October 2019 – MedAccess and The Bill and Melinda Gates Foundation announced a four-year agreement with global chemical producer BASF to reduce the price of 35 million next generation bednets, the BASF Interceptor® G2. The collaboration is instrumental in speeding up access to a new and innovative mosquito-control technology at lower prices to communities with the greatest needs.
Around the world, every two minutes a child dies from malaria.
There are more than 200 million new cases every year, and almost half a million deaths. Infants, children under five and pregnant women are the most vulnerable groups.
Nowhere is the problem more severe than in Africa with more than 90% of the malaria burden. Beyond loss of life, malaria disrupts education, industries and national economies.
Tackling insecticide resistance and health market barriers.
The disease is preventable and treatable, and in recent years, significant progress has been made. Since 2010, nearly seven million lives have been saved largely due to the distribution of insecticide-treated mosquito nets.
However, the highly-adaptable mosquito has developed resistance to public health insecticides, causing malaria rates to rise after many years of decline. More than 60 countries now report resistance to at least one insecticide class used to combat malaria.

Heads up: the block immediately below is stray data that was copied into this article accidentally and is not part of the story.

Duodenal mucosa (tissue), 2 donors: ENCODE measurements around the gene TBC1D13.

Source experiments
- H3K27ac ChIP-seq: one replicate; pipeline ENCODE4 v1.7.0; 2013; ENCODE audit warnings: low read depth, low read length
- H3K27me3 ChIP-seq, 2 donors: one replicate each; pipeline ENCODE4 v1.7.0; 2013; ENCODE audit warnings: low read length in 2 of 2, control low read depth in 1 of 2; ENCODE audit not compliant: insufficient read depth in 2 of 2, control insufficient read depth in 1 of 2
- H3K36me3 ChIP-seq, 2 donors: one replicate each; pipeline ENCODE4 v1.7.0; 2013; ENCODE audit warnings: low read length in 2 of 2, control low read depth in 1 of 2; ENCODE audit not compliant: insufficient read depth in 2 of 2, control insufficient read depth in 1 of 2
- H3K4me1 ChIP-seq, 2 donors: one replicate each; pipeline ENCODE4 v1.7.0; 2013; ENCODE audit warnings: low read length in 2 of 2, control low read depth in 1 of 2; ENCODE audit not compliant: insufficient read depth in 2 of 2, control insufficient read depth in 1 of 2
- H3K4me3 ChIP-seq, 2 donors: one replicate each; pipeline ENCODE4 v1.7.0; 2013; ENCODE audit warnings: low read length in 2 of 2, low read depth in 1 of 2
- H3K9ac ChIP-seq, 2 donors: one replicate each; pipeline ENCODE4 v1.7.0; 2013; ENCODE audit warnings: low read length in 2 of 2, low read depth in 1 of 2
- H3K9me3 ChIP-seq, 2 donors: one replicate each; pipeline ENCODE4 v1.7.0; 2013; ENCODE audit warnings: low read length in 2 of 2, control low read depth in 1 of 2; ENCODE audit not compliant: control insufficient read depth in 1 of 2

Swift access to the latest medicines and treatments remains a major obstacle for governments tackling diseases such as malaria at scale.
MedAccess’ guarantee enables BASF to better plan long-term resources and reduce the cost of the new nets by an average of 40% over the contract period.
This will make the nets more accessible and affordable for countries where insecticide resistance is growing, and conventional nets are becoming less effective.
The new nets will help to protect the health of millions of people particularly in countries across sub-Saharan Africa, including Burkina Faso, Côte d’Ivoire and Mali.
The agreement is a key achievement for public-private partnership and reflects the commitment of organisations such as the Innovative Vector Control Consortium (IVCC) who partnered with BASF to support the development of the nets. It also supports the objectives of the New Nets Project co-financed by The Global Fund and Unitaid.
What makes the net so special?
BASF’s new mosquito Interceptor® G2 net is based on two insecticides and has been designed specifically to combat resistance in the fight against malaria.
For more than a decade, BASF scientists worked to successfully repurpose alpha-cypermethrin and chlorfenapyr, a completely new insecticide class for public health, for use together on mosquito nets.
The dual-insecticide net received an interim recommendation from the World Health Organisation in 2017 – the first for a product based on a new class of chemistry in more than 30 years.